Thursday, February 20, 2014

Budgeting:: The Debt Snowball

The other day I heard a statistic from a co-worker that I thought was quite interesting and is what gave me the idea for this series of blog posts.  It goes something like this, “The average American with one credit card is $15,950 in debt”.  The scary thing about that figure is that it may not even include the debt they might have from things like student loans, cars, a mortgage, etc. YIKES!

We are lucky in that we don’t have credit card debt, but we do have some debt.  It's nothing extreme and is what I would consider a “normal” amount of debt for people our age.  However, it's debt and we don't want it.

Yesterday I talked about how our family budgets via the envelope system.  The budgeting we do allows us to use any “extra” money we have to be put down on the debt we owe.  A pretty simple concept if you think about it.  Dave Ramsey calls this concept the “Debt Snowball” and here’s how it works:



1.  List your debts:  List all your debts in order starting with the smallest balance (your mortgage is not included in this).  Don’t be concerned with interest rates unless you have two debts with similar payoffs, in which you would list the higher interest rate debt first. 

2. Attack:  Pay as much as possible to the first debt on your list.  This is where the budgeting sheet I spoke of yesterday comes into play.  The budget sheet will help you realize how much extra money you can put toward your debts.  While paying as much as you can on the first debt, pay only the minimum payments on your other debts.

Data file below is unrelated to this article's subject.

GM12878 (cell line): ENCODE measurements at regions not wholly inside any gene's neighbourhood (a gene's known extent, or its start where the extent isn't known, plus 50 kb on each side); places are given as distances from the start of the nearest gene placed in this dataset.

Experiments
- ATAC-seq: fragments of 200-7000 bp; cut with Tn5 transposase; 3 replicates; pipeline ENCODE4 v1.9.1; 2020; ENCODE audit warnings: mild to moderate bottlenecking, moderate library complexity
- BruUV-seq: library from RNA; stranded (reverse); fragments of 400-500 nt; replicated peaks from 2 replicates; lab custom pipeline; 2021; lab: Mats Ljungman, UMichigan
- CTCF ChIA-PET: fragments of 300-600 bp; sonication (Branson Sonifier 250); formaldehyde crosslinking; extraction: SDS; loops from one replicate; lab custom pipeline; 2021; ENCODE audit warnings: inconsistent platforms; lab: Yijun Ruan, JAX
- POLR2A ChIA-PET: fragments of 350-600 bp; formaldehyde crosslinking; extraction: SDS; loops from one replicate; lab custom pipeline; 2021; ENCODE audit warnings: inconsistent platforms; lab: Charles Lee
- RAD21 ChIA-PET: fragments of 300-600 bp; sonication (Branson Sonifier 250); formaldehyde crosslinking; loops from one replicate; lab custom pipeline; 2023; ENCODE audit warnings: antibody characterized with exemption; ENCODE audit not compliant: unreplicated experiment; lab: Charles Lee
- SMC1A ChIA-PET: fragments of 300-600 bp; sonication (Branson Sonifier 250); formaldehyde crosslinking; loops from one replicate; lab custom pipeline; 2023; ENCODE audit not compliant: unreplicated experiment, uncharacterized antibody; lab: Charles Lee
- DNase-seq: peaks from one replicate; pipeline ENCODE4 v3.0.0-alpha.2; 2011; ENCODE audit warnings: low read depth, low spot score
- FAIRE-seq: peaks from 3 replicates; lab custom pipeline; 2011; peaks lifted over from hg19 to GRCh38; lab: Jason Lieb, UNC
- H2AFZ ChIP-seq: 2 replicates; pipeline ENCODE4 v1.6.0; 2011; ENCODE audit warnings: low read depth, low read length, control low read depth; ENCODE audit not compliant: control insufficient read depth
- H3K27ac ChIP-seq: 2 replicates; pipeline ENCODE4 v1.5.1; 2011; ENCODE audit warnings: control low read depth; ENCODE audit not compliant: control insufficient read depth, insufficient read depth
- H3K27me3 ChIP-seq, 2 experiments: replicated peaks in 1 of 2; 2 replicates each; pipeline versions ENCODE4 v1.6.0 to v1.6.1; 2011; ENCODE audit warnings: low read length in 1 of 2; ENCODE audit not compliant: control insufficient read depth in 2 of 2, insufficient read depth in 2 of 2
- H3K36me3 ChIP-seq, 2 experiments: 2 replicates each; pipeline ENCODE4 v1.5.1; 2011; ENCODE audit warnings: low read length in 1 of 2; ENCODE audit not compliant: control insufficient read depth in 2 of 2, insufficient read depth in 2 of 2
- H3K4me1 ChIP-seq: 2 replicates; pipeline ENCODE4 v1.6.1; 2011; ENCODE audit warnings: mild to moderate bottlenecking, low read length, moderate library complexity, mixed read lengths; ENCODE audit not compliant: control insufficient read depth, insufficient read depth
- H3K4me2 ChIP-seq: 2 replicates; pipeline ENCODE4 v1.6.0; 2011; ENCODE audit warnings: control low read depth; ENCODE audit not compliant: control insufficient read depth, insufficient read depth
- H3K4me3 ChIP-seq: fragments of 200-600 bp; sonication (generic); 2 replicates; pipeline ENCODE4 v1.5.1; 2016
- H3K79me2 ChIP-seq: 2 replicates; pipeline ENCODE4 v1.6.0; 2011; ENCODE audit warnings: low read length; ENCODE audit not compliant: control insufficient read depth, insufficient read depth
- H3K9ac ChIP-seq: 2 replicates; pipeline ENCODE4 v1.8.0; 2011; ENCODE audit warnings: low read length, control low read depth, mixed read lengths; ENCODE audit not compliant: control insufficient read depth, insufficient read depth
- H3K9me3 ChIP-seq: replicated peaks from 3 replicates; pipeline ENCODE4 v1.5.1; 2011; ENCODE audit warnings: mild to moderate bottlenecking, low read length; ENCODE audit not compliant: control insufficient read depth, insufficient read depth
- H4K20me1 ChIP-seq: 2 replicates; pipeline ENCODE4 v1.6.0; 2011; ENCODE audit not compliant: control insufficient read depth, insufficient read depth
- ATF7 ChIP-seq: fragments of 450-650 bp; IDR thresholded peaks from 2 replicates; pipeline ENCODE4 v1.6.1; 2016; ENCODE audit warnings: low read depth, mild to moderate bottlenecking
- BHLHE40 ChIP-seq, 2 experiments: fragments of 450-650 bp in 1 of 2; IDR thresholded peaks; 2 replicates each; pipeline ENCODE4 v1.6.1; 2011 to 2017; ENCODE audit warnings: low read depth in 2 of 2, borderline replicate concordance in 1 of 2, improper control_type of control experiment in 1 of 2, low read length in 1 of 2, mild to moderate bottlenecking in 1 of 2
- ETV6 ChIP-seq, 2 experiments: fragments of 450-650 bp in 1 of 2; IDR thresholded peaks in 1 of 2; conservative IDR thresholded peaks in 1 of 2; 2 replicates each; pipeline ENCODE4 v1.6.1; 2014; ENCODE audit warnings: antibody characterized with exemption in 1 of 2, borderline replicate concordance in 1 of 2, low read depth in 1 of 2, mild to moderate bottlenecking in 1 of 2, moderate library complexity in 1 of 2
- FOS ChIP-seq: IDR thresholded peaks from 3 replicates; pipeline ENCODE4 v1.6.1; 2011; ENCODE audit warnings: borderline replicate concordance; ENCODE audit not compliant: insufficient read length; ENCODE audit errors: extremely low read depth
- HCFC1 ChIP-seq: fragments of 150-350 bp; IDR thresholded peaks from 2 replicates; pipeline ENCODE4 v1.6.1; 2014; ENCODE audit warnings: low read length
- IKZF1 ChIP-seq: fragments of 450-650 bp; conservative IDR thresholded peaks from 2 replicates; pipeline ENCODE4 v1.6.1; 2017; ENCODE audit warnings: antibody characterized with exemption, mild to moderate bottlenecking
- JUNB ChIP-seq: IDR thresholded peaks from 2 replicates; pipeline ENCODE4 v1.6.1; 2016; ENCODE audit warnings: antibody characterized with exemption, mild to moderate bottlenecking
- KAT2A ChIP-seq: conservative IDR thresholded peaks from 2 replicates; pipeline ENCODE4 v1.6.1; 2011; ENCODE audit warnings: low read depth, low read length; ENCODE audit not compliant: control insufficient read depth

3. Repeat:  Once the first debt is paid off, you’ll now have more money to put toward the next debt. Over time, as you continue to payoff creditors, you will direct a larger amount of money toward each remaining debt.  This is point where the whole process really starts to move and you start seeing your debt decrease quickly. 

So then what do you do once you've paid off all your debts?   Here are the steps we plan to follow (Dave Ramsey’s “Baby Steps”)

1. $1,000 saved as Emergency Funds (Our personal opinion was to save more than $1,000 for an emergency, but others may disagree.  Either way, have something set aside just in case).

2.  Pay off all debt with the debt snowball {we are currently finishing up this step now!}

3. Save three to six months expenses in savings

4.  Invest 15% of income into Roth IRAs and a retirement plan.

5.  Save for College Funding

6. Pay off your home early

7. Build wealth and give

That’s the plan in a nutshell, we know it’s going to take awhile to get to step number 7, but we can’t wait until we’re there!  

With that, I think I hear the olympics, a cozy blanket and THESE delicious treats calling my name! See ya!